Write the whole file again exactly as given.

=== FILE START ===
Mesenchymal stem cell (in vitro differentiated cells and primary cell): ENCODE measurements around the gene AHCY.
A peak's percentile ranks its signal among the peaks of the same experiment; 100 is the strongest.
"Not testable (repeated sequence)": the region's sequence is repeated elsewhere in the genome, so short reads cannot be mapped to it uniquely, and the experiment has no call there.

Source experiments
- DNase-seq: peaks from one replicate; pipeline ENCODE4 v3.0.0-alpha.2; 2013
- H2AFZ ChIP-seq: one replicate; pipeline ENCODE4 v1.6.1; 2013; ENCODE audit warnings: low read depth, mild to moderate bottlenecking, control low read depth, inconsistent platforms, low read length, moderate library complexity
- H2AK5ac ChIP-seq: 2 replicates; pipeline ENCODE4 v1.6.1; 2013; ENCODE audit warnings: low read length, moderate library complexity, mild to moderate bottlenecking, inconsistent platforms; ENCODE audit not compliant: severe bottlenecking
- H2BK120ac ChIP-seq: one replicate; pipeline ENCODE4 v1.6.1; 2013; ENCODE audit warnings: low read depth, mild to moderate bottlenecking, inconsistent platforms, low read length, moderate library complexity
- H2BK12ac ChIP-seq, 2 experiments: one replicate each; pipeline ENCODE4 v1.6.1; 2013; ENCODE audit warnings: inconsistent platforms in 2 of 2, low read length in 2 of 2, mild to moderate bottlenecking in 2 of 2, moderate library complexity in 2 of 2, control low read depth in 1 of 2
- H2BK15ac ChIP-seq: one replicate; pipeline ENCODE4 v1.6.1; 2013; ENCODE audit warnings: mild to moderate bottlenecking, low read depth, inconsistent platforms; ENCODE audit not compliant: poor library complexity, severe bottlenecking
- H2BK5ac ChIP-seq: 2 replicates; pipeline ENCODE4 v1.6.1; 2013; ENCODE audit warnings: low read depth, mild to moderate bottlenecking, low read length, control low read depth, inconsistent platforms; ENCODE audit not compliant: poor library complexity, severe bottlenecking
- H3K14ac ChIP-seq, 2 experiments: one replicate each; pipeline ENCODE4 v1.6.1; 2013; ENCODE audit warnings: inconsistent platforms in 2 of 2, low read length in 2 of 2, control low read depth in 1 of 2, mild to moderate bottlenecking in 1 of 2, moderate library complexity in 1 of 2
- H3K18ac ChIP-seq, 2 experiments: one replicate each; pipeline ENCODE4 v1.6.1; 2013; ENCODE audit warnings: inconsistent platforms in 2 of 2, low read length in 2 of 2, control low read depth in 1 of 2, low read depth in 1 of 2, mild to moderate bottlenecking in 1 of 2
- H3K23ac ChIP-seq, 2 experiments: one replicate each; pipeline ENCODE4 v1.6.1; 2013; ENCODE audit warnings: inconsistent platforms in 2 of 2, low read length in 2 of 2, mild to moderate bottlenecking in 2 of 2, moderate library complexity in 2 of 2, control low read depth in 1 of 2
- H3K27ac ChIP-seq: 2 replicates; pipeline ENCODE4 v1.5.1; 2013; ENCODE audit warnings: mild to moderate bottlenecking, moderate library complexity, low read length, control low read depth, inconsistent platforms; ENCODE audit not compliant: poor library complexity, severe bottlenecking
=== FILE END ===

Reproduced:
Mesenchymal stem cell (in vitro differentiated cells and primary cell): ENCODE measurements around the gene AHCY.
A peak's percentile ranks its signal among the peaks of the same experiment; 100 is the strongest.
"Not testable (repeated sequence)": the region's sequence is repeated elsewhere in the genome, so short reads cannot be mapped to it uniquely, and the experiment has no call there.

Source experiments
- DNase-seq: peaks from one replicate; pipeline ENCODE4 v3.0.0-alpha.2; 2013
- H2AFZ ChIP-seq: one replicate; pipeline ENCODE4 v1.6.1; 2013; ENCODE audit warnings: low read depth, mild to moderate bottlenecking, control low read depth, inconsistent platforms, low read length, moderate library complexity
- H2AK5ac ChIP-seq: 2 replicates; pipeline ENCODE4 v1.6.1; 2013; ENCODE audit warnings: low read length, moderate library complexity, mild to moderate bottlenecking, inconsistent platforms; ENCODE audit not compliant: severe bottlenecking
- H2BK120ac ChIP-seq: one replicate; pipeline ENCODE4 v1.6.1; 2013; ENCODE audit warnings: low read depth, mild to moderate bottlenecking, inconsistent platforms, low read length, moderate library complexity
- H2BK12ac ChIP-seq, 2 experiments: one replicate each; pipeline ENCODE4 v1.6.1; 2013; ENCODE audit warnings: inconsistent platforms in 2 of 2, low read length in 2 of 2, mild to moderate bottlenecking in 2 of 2, moderate library complexity in 2 of 2, control low read depth in 1 of 2
- H2BK15ac ChIP-seq: one replicate; pipeline ENCODE4 v1.6.1; 2013; ENCODE audit warnings: mild to moderate bottlenecking, low read depth, inconsistent platforms; ENCODE audit not compliant: poor library complexity, severe bottlenecking
- H2BK5ac ChIP-seq: 2 replicates; pipeline ENCODE4 v1.6.1; 2013; ENCODE audit warnings: low read depth, mild to moderate bottlenecking, low read length, control low read depth, inconsistent platforms; ENCODE audit not compliant: poor library complexity, severe bottlenecking
- H3K14ac ChIP-seq, 2 experiments: one replicate each; pipeline ENCODE4 v1.6.1; 2013; ENCODE audit warnings: inconsistent platforms in 2 of 2, low read length in 2 of 2, control low read depth in 1 of 2, mild to moderate bottlenecking in 1 of 2, moderate library complexity in 1 of 2
- H3K18ac ChIP-seq, 2 experiments: one replicate each; pipeline ENCODE4 v1.6.1; 2013; ENCODE audit warnings: inconsistent platforms in 2 of 2, low read length in 2 of 2, control low read depth in 1 of 2, low read depth in 1 of 2, mild to moderate bottlenecking in 1 of 2
- H3K23ac ChIP-seq, 2 experiments: one replicate each; pipeline ENCODE4 v1.6.1; 2013; ENCODE audit warnings: inconsistent platforms in 2 of 2, low read length in 2 of 2, mild to moderate bottlenecking in 2 of 2, moderate library complexity in 2 of 2, control low read depth in 1 of 2
- H3K27ac ChIP-seq: 2 replicates; pipeline ENCODE4 v1.5.1; 2013; ENCODE audit warnings: mild to moderate bottlenecking, moderate library complexity, low read length, control low read depth, inconsistent platforms; ENCODE audit not compliant: poor library complexity, severe bottlenecking